Smith testified before Congress in the 1970s to deregulate air cargo, allowing FedEx to expand without old regulations previously holding the company back.
“The airline deregulation act removed government control from fares, routes and created new passenger airlines. The changes sparked a surge in competition, which drove prices down,” Smith said.
In the 1980s, outdated regulations on trucking and freight industries allowed companies to offer more benefits to workers.
“Deregulation was a huge factor in transforming the economy you live in today,” Smith said. “It introduced innovation, competition and growth into industries that had become lackadaisical due to stifling government regulations.”
These deregulation laws faced tough opposition from shippers, unions and members of both parties of Congress. FedEx, along with other major companies, played a key role in helping craft these new transportation laws.
“Today’s political system could never accomplish this,” Smith said. “Red states have become redder and blue states bluer. There is a red Facebook and a blue Facebook.”
Transitioning from FedEx to current events in the United States, Smith criticized the toxic political climate, citing the rise of negative ads and the polarization of cable news.
Along with social media, he said people only see and hear what they want to hear, creating an echo chamber and volatile political climate. Furthermore, due to the low barrier of entry online, Smith said the creation of fake news and propaganda is an increasingly growing threat.
“With political parties gravitating toward extremes and unwillingness to listen and compromise, we can’t move America forward,” Smith said. “We can’t fix healthcare, we can’t replace antiquated tax laws and we can’t fix our country’s deteriorating infrastructure.”
Globally, Smith said there are serious international problems, ranging from economic and trade disagreements with China to nuclear war with North Korea and issues with Russia, Venezuela and terrorism.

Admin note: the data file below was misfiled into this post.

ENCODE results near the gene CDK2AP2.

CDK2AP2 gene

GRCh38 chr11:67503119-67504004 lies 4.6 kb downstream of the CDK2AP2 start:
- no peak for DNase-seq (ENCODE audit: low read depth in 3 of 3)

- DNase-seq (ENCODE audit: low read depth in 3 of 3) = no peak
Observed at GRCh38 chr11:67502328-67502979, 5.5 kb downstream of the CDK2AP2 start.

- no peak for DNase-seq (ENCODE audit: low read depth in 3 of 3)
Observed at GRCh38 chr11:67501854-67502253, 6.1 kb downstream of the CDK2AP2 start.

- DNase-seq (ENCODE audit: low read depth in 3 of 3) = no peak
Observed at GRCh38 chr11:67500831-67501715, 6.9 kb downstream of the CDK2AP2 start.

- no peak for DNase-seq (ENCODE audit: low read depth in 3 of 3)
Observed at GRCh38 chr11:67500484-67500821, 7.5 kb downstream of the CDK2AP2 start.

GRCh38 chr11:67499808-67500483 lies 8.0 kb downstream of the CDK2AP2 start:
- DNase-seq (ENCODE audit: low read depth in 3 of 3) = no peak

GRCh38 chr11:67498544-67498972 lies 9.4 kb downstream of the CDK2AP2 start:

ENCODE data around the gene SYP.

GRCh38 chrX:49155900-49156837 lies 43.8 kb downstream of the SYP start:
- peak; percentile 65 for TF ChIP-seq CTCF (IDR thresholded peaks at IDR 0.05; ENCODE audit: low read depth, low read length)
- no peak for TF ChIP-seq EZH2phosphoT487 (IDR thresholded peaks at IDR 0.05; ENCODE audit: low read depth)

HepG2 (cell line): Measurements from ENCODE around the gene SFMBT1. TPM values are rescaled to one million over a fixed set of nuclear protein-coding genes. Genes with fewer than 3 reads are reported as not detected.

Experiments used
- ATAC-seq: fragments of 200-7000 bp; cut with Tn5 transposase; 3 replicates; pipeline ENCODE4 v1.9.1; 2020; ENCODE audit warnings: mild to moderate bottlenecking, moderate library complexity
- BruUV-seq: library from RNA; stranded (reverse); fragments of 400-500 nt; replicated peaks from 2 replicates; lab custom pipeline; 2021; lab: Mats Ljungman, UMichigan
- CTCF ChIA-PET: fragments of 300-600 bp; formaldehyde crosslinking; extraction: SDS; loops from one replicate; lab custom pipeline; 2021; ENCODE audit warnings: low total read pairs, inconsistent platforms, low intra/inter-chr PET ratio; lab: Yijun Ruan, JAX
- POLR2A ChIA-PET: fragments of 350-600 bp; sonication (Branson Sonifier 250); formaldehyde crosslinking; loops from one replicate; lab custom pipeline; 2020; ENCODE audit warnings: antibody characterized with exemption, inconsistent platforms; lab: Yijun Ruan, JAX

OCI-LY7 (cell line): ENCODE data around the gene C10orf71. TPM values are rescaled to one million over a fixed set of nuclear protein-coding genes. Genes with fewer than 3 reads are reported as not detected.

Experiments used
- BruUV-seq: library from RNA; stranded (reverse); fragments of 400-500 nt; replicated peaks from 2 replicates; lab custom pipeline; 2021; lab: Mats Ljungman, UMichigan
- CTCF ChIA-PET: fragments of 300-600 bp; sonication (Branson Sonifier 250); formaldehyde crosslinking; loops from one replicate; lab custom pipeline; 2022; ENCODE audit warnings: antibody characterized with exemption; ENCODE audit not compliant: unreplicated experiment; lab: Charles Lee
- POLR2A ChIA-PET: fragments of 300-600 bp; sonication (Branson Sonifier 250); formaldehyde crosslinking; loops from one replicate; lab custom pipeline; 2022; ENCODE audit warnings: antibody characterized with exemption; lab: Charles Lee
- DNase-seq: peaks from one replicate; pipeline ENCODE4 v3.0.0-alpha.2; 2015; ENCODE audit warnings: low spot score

Even through all of the global problems, there are some positives, according to Smith.
Smith said the recent French presidential elections gave him hope. Using volunteers and reaching out to people throughout France, Emmanuel Macron was able to break the two-party system and potentially usher in real change France hasn’t seen in years.
“I think the United States can learn from Macron,” Smith said. “Here with our congressional system, all it might take is for five or six senators who are willing to form a centrist party and attract a presidential candidate to lead them.”
Smith called for rational thinking and political will to fix America. He reiterated the words of Sen. John McCain, who said our political system relies on pragmatic problem solving and pragmatic compromise from even the most opposing sides, but it can no longer do so.
“If this country is to continue to be recognized as a world leader after World War II, we must find rational thinking and political will to fix America,” Smith said.
He ended his speech by calling for students to forge into the world with open minds and think critically open the problems facing the country.
“I think these answers can come from the Sally McDonell Barksdale Honors College,” Smith said. “I know you will be educated and good citizens, and as such, you’re the best hope for delivering new solutions.”